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Epigenetic Mechanisms Underlying the Link between Non-Alcoholic Fatty Liver Diseases and Nutrition

Lee, Joo Ho, Friso, Simonetta, Choi, Sang-Woon
Nutrients 2014 v.6 no.8 pp. 3303-3325
DNA, DNA methylation, alcohols, biochemical pathways, disease course, epigenetics, fatty liver, gene expression, hepatocytes, hepatoma, histones, hyperlipidemia, hypertension, inflammation, inheritance (genetics), insulin resistance, liver, metabolic syndrome, metabolism, microRNA, nucleotide sequences, nutrition, obesity, oxidative stress, pathogenesis, patients, therapeutics, triacylglycerols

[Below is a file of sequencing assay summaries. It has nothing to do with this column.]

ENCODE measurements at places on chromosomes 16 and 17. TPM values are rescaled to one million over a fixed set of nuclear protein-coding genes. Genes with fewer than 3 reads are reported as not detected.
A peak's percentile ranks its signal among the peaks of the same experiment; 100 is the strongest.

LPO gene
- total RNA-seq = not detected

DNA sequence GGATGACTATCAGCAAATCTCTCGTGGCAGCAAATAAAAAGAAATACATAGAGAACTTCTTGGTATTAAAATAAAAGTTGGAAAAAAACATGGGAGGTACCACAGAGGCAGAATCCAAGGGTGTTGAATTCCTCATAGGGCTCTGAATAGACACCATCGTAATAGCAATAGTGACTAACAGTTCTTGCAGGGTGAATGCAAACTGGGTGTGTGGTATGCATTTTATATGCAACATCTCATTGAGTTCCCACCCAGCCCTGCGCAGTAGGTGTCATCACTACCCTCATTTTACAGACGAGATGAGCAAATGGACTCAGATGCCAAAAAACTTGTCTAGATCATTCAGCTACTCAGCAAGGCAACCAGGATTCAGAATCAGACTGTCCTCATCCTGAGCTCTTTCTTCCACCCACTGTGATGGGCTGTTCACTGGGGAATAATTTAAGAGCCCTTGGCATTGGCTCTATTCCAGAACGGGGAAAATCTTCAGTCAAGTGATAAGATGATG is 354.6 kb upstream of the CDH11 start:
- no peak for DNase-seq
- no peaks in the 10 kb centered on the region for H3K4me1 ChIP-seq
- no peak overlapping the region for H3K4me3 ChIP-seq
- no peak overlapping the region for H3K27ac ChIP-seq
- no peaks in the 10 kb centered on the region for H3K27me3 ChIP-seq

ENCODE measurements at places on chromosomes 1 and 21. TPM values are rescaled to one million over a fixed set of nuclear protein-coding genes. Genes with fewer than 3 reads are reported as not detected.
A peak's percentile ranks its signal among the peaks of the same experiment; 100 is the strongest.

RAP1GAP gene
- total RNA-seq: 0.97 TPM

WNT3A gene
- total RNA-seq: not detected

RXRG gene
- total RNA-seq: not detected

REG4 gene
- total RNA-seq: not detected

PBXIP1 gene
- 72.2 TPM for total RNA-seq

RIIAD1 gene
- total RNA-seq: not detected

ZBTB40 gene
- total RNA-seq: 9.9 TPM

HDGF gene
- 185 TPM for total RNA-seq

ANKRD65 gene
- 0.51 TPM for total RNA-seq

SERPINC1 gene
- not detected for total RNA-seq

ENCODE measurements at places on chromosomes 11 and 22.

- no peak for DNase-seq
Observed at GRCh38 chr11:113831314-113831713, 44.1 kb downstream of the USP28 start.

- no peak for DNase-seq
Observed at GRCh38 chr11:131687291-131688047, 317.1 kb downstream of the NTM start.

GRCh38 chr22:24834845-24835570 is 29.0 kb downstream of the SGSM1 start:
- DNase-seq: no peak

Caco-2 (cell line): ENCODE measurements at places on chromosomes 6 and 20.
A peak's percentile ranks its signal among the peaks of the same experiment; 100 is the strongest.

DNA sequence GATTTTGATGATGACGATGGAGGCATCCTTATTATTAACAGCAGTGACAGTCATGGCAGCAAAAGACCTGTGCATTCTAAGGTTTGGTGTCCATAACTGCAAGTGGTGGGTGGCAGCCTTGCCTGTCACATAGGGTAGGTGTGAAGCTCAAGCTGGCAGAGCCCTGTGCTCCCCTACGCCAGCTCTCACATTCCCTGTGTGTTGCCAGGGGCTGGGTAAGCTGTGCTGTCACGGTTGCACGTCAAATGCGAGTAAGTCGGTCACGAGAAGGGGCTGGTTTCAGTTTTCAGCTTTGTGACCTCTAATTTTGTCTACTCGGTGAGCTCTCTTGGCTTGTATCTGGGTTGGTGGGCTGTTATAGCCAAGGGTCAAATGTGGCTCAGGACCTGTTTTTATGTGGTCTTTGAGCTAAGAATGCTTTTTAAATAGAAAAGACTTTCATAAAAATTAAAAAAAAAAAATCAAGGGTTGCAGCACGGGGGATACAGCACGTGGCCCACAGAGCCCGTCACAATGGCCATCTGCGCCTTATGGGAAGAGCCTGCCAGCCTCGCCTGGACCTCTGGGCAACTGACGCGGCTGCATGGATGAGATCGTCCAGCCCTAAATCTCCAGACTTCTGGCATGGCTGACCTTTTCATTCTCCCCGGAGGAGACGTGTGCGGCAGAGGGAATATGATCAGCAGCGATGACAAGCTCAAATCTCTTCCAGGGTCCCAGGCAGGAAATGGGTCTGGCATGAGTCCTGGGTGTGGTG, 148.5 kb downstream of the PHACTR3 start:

Non-alcoholic fatty liver disease (NAFLD) is defined as a pathologic accumulation of fat in the form of triglycerides (TG) in the liver (steatosis) that is not caused by alcohol. A subgroup of NAFLD patients shows liver cell injury and inflammation coupled with the excessive fat accumulation (steatohepatitis), which is referred to as non-alcoholic steatohepatitis (NASH). Patients with NASH may develop cirrhosis and hepatocellular carcinoma (HCC). NAFLD shares the key features of metabolic syndrome including obesity, hyperlipidemia, hypertension, and insulin resistance. The pathogenesis of NAFLD is multi-factorial, however the oxidative stress seems to plays a major role in the development and progression of the disease. The emerging field of epigenetics provides a new perspective on the pathogenesis of NAFLD. Epigenetics is an inheritable but reversible phenomenon that affects gene expression without altering the DNA sequence and refers to DNA methylation, histone modifications and microRNAs. Epigenetic manipulation through metabolic pathways such as one-carbon metabolism has been proposed as a promising approach to retard the progression of NAFLD. Investigating the epigenetic modifiers in NAFLD may also lead to the development of preventive or therapeutic strategies for NASH-associated complications.